On Oct. 19, 1987, exactly 25 years ago today, the stock market suffered its worst single-day loss of all time, on what quickly came to be known as Black Monday. The Standard & Poor’s 500 lost 20 percent of its value, by far its largest drop ever. The crash of 1929, the one that kicked off the Great Depression, comes in a distant second at 12.3 percent.
The circumstances leading up to that crash are an artifact of the times, with many conditions that were at their strongest in the 1980s. Investors today are still very wary of the equity markets — witness the more than $60 billion that has flowed out of domestic stock funds this year alone — but we still seem to be a long way from suffering another single-day collapse like that one.
It is a measure of how long ago the whole thing happened to note that the Dow Jones crossed 2000 for the first time on January 8, 1987. The first part of the year was very good for the market, with the Dow rising 44 percent before peaking that August. But there were concerns as well: The Ivan Boesky insider-trading scandal and the troubles encountered by the high-flying investment bank Drexel Burnham Lambert dampened the general public’s confidence in the trustworthiness of the markets.
The macroeconomy was going through some gyrations of its own as the market was rising. Although the legendary inflation of 1979-80 had dropped below 2 percent by much of 1986, it began to turn upward again in 1987, topping 4 percent. Concerned that hyperinflation might be returning, the Federal Reserve quickly raised interest rates, scaring away stock investors and driving long-term bond yields up toward 10 percent, which pushed many investors in the fixed-income market.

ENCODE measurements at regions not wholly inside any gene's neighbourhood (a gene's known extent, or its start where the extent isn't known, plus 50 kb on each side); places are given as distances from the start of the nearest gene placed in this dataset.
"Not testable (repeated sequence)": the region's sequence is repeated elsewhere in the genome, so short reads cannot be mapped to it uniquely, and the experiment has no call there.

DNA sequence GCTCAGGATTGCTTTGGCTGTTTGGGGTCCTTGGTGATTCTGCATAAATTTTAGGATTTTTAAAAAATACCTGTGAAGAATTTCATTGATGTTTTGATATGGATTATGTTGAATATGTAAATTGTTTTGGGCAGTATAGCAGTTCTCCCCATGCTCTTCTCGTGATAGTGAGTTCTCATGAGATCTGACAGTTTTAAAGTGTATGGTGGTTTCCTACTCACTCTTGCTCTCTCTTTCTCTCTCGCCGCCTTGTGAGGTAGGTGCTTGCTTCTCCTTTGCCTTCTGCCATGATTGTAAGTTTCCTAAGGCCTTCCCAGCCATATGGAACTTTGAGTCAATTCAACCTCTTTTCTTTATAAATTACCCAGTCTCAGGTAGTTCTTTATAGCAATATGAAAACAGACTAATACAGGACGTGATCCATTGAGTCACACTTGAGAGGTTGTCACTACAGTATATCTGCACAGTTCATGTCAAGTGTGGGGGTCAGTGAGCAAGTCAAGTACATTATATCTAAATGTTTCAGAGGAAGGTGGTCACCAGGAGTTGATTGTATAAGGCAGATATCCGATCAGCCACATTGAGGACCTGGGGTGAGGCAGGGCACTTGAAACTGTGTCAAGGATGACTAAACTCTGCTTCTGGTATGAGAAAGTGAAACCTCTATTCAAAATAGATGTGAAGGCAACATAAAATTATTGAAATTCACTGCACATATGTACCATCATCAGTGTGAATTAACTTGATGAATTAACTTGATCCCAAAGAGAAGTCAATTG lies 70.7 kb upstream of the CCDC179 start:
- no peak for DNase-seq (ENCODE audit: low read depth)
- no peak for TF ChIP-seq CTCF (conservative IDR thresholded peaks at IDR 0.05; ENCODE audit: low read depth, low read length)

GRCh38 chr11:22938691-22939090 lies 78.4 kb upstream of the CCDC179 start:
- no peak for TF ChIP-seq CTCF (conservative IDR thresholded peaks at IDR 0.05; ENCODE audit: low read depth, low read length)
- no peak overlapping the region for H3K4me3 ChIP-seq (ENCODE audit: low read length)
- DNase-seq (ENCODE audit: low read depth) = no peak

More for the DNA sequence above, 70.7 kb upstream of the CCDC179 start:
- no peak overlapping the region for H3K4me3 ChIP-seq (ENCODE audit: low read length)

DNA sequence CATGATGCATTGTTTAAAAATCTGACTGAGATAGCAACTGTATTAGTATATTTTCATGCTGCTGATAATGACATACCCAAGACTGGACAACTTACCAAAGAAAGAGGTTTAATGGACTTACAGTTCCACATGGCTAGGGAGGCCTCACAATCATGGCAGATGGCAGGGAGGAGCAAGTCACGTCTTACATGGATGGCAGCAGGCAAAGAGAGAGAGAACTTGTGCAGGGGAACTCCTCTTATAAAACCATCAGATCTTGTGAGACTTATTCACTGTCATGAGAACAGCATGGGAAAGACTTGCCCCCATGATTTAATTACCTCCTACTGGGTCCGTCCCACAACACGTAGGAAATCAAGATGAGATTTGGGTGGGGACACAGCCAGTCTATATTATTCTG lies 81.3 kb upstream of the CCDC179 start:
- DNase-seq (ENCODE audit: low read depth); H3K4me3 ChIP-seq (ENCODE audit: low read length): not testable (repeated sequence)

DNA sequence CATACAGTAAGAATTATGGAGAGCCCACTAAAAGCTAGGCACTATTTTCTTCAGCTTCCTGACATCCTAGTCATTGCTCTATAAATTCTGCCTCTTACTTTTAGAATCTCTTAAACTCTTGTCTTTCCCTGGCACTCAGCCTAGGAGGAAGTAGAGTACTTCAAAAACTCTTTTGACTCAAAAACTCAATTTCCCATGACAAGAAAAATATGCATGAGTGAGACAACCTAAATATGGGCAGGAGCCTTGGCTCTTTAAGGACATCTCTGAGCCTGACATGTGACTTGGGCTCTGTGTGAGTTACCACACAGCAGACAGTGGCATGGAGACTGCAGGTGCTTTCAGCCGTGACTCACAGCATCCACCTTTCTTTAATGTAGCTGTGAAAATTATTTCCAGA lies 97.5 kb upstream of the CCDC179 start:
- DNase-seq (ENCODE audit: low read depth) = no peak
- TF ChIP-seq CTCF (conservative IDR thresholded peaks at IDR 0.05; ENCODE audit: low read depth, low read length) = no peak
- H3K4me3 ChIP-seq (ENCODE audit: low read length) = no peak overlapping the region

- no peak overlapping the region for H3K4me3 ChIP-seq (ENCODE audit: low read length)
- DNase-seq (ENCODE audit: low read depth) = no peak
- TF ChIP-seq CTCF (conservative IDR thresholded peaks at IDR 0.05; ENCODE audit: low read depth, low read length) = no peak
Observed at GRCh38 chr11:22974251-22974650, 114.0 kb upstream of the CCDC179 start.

And then there was portfolio insurance, now considered a prime factor in the subsequent crash. Many trading firms began to use stock futures as a hedge against precipitous drops in stock prices. But after the Dow peaked in late August and prices dropped over the early autumn, traders found that there were fewer and fewer buyers on the other end of the insurance trades, leading to a massive backlog of sell orders waiting to be fulfilled.
On the week of October 12, the Dow began looking very precarious. On Wednesday the 14th, it suffered a record drop of 95 points; Friday the 16th beat that record, with a drop of 108 points on an all-time high in volume. The index had lost about 10 percent of its value in the course of a single week: about 5 percent of its value over the first four days, then another 5 percent on Friday.
Then there was another shock to the system: war. That Friday, Iranian missiles struck a U.S.-flagged tanker off the coast of Kuwait, and many feared we were headed to an armed conflict with Iran.
On the weekend before the crash, sell orders built up from all that portfolio insurance, as investment managers tried to sell off their futures and cover their insurance. Nervous individual investors also spent the weekend fretting about the market and deciding to get out.
On Monday morning, all those panicked investors had to compete with a tsunami of preprogrammed sales, with everyone trying to dump their stock. Then news came that two American warships had shelled an Iranian oil platform in the Persian Gulf. The Dow dropped 100 points by noon, and the plunge just accelerated from there. The day’s volume of more than 600 million shares traded was nearly twice the previous record, set the Friday before. When it was all over, the Dow had lost more than 500 points – 22 percent of its value in a single day.
Many expected the crash to kick off another Great Depression, but it didn’t happen. The Dow bounced back quickly and even finished 1987 up by 2.2 percent, fueled in large part by companies buying back their newly devalued stock. The Fed dropped interest rates, and a system of circuit breakers was put into place to stop trading when stocks began to plummet too quickly. Interestingly enough, the Black Monday crash was the end of a market decline, rather than signaling the beginning of one, as so many feared.
It was also the result of a perfect storm of events, many of which could not happen today, and others of which are unlikely to align so perfectly ever again. As we saw in the May 2010 Flash Crash, the market recovers from disasters much more quickly these days. While there will undoubtedly be sustained drops in market value taking place over weeks and months, it could well be that we never see another 20 percent drop in the S&P 500 in a single day.
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